Thursday, March 21, 2013

Throwback Thursday: The Beginning

Adam suggested the other day that I start doing "Throwback Thursday" posts every week, where I re-post old blogs from the very beginning of the journey that led us to where we are today in inner-city ministry. Since I haven't posted anything all week, and I have strangely been finding myself at a loss for words the last couple days/weeks, I decided that Adam was onto something good. . .

So I looked back through my oldest posts on the blog, and the whole thing really began with our time at Camp Grace (which I knew, although the truth is that the beginning was much farther back. God had already been working in our hearts when we pulled up to camp that summer so many years ago).

Originally posted in July of 2007. 

Camp Grace


I've been putting this post off for a while because I'm not sure where to begin and what to tell you about our time here at Camp Grace this summer.

It honestly has been a humbling and life-changing experience spending a month with these kids. First of all, let me give you a little background on what Camp Grace is. Four years ago, it began with a day camp which bussed inner city kids out of Atlanta each day -- now it's an overnight camp in Cleveland, GA where kids from the poorest areas of the city come for a week to play basketball, volleyball, swim, fish, hike, cook, do arts and crafts, play lots of fun games and learn a lot about the Lord. Basically, the goals of the camp are to love the kids, introduce them to the ideas of Christianity and the person of Christ, and to offer them a joyful and exciting break from the poverty, crime and other stresses they experience on a continual basis in their day-to-day life. Throughout the year, Vision Atlanta raises money so that the kids only pay $30 for a week of camp. Groups like Kellar Williams, and individuals from churches etc (like my parents) sponsor the other $360 dollars it takes to send them here for the week.











Most of the kids who come bring only one or two changes of clothes. Some dont have toothpaste, soap or bedding. Many of them exhibit a hardness when they first get there that tends to wear down over the course of the week. Those who fight the hardest and curse the most tend to be the ones most heartbroken to leave. I wish I could do a better job describing how precious it is to be a part of that moment when they grin and run into a hug, especially when earlier in the week they are determined to be tough and prove that they dont need anyone . . .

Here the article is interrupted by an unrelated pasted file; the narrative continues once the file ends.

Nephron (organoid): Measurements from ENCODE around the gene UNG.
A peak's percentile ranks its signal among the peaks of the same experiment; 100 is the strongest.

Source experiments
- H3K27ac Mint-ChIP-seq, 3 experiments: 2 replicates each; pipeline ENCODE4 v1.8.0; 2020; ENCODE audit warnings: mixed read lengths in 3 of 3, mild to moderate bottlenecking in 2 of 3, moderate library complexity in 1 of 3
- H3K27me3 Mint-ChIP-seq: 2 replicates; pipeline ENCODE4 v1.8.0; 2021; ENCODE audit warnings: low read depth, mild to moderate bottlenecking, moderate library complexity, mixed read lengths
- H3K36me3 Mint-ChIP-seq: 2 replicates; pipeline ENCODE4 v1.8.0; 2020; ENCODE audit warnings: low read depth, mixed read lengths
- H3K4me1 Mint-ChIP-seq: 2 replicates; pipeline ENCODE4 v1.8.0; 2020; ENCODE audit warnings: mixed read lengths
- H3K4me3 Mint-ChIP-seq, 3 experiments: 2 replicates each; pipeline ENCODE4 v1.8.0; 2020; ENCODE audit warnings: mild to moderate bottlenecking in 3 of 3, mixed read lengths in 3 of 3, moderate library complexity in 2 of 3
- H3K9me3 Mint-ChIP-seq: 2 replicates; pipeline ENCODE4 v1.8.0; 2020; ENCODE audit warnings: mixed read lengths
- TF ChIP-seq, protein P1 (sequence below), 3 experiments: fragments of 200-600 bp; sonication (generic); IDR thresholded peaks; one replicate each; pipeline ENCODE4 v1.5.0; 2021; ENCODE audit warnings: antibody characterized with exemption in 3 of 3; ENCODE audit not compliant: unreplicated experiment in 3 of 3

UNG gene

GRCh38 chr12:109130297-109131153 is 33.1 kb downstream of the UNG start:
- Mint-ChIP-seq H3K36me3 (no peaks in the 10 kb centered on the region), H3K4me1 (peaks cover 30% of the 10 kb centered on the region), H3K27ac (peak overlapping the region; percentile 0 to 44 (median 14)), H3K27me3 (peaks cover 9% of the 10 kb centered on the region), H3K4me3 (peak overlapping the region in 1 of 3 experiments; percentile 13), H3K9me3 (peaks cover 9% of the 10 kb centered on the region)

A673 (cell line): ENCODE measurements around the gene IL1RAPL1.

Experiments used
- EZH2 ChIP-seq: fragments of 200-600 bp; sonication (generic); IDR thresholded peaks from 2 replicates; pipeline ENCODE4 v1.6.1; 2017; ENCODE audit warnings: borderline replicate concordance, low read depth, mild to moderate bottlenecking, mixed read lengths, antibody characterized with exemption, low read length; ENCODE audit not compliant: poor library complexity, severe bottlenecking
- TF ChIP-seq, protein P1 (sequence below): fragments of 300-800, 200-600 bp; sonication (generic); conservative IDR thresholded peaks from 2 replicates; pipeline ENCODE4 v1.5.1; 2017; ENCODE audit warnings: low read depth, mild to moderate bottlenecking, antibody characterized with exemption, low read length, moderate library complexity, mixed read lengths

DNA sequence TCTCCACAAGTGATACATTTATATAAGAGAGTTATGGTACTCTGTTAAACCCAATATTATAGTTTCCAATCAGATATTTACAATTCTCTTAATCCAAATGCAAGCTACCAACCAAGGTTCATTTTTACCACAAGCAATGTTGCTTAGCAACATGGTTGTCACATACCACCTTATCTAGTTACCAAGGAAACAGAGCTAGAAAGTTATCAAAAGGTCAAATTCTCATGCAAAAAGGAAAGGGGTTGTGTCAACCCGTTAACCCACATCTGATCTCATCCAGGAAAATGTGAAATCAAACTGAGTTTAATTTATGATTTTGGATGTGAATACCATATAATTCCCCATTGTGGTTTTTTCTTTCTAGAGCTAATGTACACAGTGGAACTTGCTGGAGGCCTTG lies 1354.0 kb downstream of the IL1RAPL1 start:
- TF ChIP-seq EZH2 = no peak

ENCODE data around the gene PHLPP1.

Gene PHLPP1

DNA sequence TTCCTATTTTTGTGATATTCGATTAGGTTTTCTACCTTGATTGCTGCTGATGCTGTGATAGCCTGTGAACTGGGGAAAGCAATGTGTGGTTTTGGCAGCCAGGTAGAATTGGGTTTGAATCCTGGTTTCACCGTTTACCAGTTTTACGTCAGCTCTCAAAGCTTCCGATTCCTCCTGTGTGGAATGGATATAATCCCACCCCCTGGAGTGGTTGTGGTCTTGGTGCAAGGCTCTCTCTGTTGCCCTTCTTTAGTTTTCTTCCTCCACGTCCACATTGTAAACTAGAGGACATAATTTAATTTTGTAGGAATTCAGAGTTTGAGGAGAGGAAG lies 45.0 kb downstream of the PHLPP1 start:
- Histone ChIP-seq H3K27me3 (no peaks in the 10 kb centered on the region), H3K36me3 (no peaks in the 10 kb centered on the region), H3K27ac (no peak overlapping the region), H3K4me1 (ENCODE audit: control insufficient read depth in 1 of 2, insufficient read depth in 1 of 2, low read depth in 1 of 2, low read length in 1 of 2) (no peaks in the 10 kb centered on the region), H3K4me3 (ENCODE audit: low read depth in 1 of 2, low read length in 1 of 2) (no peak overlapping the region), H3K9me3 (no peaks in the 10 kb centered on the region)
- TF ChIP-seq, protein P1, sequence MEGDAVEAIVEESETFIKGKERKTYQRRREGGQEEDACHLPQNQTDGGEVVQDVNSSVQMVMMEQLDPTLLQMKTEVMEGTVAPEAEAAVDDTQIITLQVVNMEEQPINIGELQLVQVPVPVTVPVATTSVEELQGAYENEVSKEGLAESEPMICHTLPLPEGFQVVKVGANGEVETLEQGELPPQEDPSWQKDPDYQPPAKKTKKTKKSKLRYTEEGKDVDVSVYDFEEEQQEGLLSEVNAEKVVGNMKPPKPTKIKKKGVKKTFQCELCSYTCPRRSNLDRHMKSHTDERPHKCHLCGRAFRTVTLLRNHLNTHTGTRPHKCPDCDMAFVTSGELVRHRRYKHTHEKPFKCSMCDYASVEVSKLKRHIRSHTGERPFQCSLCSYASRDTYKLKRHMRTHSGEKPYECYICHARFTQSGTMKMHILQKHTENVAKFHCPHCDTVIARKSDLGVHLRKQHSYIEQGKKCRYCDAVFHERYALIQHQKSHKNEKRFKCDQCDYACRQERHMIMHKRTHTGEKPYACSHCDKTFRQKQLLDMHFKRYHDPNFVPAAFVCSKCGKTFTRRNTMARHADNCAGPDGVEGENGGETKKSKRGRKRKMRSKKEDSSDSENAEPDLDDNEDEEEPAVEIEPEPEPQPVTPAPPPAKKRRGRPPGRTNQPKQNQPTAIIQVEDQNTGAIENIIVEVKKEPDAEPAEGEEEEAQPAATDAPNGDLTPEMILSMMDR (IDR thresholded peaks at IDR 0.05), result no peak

These kids have stories that will make you cringe, stories of ministry leaders shaking roaches off their clothing to pack them for camp, of entire cabins of girls not knowing who their fathers are, of gang activity and daily violence . . . their stories break my heart, and cause me to examine my faith.

If I proclaim to be a Christian, yet do not serve and love the forgotten (the "least of these") then what will have to say for myself when i stand before my Savior one day? If I take what the Bible says seriously, than I cannot know about what these kids are facing and do nothing to help them . . .
So now I am back at home, in my three bedroom house with two cars, a puppy, lots of clothes and friends . . . and it becomes easier to ignore the poverty and violence than to make the effort to go serve - especially because serving now means getting out of my comfortable chair in my cozy home and going into a world that's dangerous and unknown . . . but I cannot allow myself not to go because I cannot help but think that the dangerous, unknown world of these kids is exactly where Jesus would be.

7 comments:

  1. This made me cry. I am so glad you go Becca. Thank you for going to camp. And thank you now for living there in the city. I drive to a city every day and I think of you as I pass the outskirts and get into the worst of the worst neighborhoods. I imagine living there and I say in my head "I am glad Gary doesn't want to live here. I am glad Kaish won't grow up with a corner store and abundant poverty." I do. I am not proud to say that I say it, but I do say it. So, tonight, to you and to Adam and to your little family, I say thank you. Thank you so much for not just going and telling the people that Jesus loves them, but for living among them and showing them how BIG and wonderful God is. You are my hero.

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    1. I love you Becky! You're too sweet and you are a continuous encouragement to me! :-) thanks friend!

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  2. What a great idea. I love it and you look exactly the same.

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  3. I worked at a similar camp for a summer during college. It was the first time in my life that I felt that absolute peace of knowing I was exactly where I needed to be. It was not easy, but I felt like I was created for it. This line: "If I proclaim to be a Christian, yet do not serve and love the forgotten, then what will I have to say for myself when I stand before my Savior?" - I wrestle with this every day as I go about my life of ease and abundance. I know I need to be doing more. I know we were created for something bigger than 3 bedrooms and a minivan.

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    1. Tara - I totally understand that feeling of "we were created for something bigger than 3 bedrooms and a minivan" . . . Praying for you as you continue to wrestle, and I'm reminded that wrestling requires a closeness with your Savior that will produce fruit in your life.

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  4. "Exactly where Jesus would be." So true. Thank you for being His feet and hands! You encourage many by sharing the story He's working through you.

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